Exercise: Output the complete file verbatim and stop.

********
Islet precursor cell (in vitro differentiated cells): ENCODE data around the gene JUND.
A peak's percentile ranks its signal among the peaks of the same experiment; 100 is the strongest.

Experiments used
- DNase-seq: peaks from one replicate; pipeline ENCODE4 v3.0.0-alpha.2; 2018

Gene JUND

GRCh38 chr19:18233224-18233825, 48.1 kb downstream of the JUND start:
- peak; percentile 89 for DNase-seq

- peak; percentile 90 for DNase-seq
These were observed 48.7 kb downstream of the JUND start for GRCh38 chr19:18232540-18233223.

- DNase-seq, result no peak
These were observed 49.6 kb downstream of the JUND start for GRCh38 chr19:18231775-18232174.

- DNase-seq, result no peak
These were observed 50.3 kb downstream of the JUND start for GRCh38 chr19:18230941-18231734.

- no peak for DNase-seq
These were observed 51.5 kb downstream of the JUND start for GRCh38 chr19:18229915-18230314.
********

Islet precursor cell (in vitro differentiated cells): ENCODE data around the gene JUND.
A peak's percentile ranks its signal among the peaks of the same experiment; 100 is the strongest.

Experiments used
- DNase-seq: peaks from one replicate; pipeline ENCODE4 v3.0.0-alpha.2; 2018

Gene JUND

GRCh38 chr19:18233224-18233825, 48.1 kb downstream of the JUND start:
- peak; percentile 89 for DNase-seq

- peak; percentile 90 for DNase-seq
These were observed 48.7 kb downstream of the JUND start for GRCh38 chr19:18232540-18233223.

- DNase-seq, result no peak
These were observed 49.6 kb downstream of the JUND start for GRCh38 chr19:18231775-18232174.

- DNase-seq, result no peak
These were observed 50.3 kb downstream of the JUND start for GRCh38 chr19:18230941-18231734.

- no peak for DNase-seq
These were observed 51.5 kb downstream of the JUND start for GRCh38 chr19:18229915-18230314.